I'm finding at the moment that I'm becoming interested in the interaction between popular faith and religious centres in the Middle Ages, but I have also noticed that something of a split seems to exist in the historiography. With the possible exception of Arnold's Belief and Unbelief in Medieval Europe (which admittedly might have done the whole thing so thoroughly that others don't dare) people seem to either do 'popular' faith in the period, or institutional history, without the two necessarily connecting.
That intrigues me, because it seems that there are potential difficulties if it is the case, and I haven't just missed the relevant literature. Doesn't it risk ignoring the role of extensive official religious mechanisms in influencing popular faith on the one hand, while treating the institutions in too secular a fashion on the other?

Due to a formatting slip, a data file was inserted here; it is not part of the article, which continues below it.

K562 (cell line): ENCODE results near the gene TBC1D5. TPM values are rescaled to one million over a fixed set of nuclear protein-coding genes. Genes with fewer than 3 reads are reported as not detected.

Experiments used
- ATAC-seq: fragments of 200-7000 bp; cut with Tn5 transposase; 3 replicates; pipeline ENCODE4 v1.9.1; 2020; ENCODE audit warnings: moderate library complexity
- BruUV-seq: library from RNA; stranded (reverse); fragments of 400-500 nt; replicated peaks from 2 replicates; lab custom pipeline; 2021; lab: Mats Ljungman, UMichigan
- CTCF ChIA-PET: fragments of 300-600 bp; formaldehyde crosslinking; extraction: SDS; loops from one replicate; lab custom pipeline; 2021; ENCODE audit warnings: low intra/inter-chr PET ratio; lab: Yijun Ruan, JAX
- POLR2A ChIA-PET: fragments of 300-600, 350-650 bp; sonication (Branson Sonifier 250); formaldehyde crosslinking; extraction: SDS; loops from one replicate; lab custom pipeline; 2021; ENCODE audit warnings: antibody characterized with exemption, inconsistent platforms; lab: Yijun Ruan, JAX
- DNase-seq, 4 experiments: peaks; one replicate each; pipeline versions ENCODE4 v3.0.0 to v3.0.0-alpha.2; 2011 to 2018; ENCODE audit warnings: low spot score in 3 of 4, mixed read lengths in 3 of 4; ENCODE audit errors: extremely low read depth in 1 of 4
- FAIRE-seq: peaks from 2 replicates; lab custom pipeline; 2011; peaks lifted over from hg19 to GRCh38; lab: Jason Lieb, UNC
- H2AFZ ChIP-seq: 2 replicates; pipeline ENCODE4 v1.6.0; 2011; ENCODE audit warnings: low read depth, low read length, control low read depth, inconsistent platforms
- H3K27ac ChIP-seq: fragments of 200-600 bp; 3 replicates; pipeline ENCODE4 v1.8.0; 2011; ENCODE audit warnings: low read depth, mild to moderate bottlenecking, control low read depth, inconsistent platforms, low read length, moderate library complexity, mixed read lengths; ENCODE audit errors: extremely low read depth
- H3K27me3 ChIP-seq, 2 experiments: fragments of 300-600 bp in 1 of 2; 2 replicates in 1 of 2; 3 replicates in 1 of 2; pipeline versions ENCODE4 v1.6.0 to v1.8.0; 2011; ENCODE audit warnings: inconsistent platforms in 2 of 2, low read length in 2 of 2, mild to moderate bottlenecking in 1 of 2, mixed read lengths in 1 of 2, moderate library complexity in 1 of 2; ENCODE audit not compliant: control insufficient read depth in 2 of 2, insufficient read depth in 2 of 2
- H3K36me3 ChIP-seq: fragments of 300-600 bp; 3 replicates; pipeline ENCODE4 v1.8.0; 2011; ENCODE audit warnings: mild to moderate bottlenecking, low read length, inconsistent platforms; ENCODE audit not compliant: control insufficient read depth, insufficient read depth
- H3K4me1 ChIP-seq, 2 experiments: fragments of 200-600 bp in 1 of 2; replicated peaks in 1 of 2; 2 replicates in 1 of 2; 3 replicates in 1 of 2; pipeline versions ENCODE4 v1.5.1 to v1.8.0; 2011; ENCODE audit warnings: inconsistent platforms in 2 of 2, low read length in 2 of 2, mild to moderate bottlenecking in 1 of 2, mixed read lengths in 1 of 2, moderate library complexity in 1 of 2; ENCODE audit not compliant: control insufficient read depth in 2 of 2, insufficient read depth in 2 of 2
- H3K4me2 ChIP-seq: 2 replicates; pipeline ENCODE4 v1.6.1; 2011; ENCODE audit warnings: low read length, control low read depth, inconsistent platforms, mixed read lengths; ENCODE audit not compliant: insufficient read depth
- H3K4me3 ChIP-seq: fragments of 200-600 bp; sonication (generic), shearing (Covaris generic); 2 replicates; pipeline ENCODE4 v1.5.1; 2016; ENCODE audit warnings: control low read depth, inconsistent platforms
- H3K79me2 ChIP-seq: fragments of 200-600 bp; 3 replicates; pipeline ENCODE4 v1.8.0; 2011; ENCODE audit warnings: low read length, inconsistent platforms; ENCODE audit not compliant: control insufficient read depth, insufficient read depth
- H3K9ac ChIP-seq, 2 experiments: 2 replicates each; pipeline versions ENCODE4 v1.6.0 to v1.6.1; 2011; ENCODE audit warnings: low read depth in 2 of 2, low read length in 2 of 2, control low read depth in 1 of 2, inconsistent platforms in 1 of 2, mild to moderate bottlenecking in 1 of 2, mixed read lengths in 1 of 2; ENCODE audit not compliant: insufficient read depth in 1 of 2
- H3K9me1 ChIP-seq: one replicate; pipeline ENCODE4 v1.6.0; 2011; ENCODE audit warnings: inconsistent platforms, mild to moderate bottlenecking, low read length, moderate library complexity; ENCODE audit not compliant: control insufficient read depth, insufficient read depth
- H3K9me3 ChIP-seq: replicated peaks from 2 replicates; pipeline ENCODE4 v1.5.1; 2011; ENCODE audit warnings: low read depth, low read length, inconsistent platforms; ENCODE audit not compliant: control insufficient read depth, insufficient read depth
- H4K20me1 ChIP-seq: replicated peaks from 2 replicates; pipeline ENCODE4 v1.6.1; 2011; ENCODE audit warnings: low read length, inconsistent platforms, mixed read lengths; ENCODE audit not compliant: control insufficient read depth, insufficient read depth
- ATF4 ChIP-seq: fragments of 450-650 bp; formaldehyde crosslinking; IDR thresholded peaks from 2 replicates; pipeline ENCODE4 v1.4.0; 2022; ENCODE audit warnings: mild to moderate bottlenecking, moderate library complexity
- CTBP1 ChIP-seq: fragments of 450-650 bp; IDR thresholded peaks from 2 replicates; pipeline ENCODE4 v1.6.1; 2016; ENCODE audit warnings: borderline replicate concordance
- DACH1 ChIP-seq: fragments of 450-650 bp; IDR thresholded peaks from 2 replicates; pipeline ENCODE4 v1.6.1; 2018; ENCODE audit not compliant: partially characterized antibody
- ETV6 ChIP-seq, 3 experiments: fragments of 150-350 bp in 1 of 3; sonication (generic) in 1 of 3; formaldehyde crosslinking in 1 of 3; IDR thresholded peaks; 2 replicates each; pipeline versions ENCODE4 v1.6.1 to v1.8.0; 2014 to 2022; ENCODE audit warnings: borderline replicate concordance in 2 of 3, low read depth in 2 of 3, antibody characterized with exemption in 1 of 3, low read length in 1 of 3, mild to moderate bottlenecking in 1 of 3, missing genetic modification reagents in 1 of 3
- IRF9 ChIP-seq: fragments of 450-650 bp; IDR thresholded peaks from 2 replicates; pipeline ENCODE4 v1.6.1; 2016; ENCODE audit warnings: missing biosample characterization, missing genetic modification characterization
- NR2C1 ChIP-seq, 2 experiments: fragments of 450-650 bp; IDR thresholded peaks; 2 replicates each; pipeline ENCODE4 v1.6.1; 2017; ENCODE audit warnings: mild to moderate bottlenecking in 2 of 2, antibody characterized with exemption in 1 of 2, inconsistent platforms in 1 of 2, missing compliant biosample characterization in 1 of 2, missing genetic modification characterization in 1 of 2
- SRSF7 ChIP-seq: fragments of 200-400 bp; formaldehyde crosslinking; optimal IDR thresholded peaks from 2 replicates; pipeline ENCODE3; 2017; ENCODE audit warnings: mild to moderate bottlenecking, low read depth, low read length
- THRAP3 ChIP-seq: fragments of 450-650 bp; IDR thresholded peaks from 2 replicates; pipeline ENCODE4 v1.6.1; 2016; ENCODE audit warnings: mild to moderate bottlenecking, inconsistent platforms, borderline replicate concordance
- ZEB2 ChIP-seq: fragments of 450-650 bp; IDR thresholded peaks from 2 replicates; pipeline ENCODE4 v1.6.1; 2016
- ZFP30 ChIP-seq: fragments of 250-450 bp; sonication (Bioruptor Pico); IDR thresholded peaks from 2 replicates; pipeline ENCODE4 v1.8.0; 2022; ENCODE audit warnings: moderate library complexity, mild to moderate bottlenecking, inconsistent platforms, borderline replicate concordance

The interactions between large institutions and the towns and people around them can be fascinating, not least because of the ways they altered and shifted. In Beverley, the minster had to compete with the growth of numerous smaller institutions, and with the expansion of monastic houses there that occasionally strayed into liturgical areas, as its 1309 dispute with the Dominican Friars there over them offering Mass suggests.
What I'm saying is that these interactions are interesting, and that they're easy to miss sometimes. Particularly if we get so caught up in the popular religion of the Middle Ages that we ignore the formal sort. Well, actually, what I'm saying is that I've found a new angle to run with for a bit now that I've done the institutional history, but you get the idea.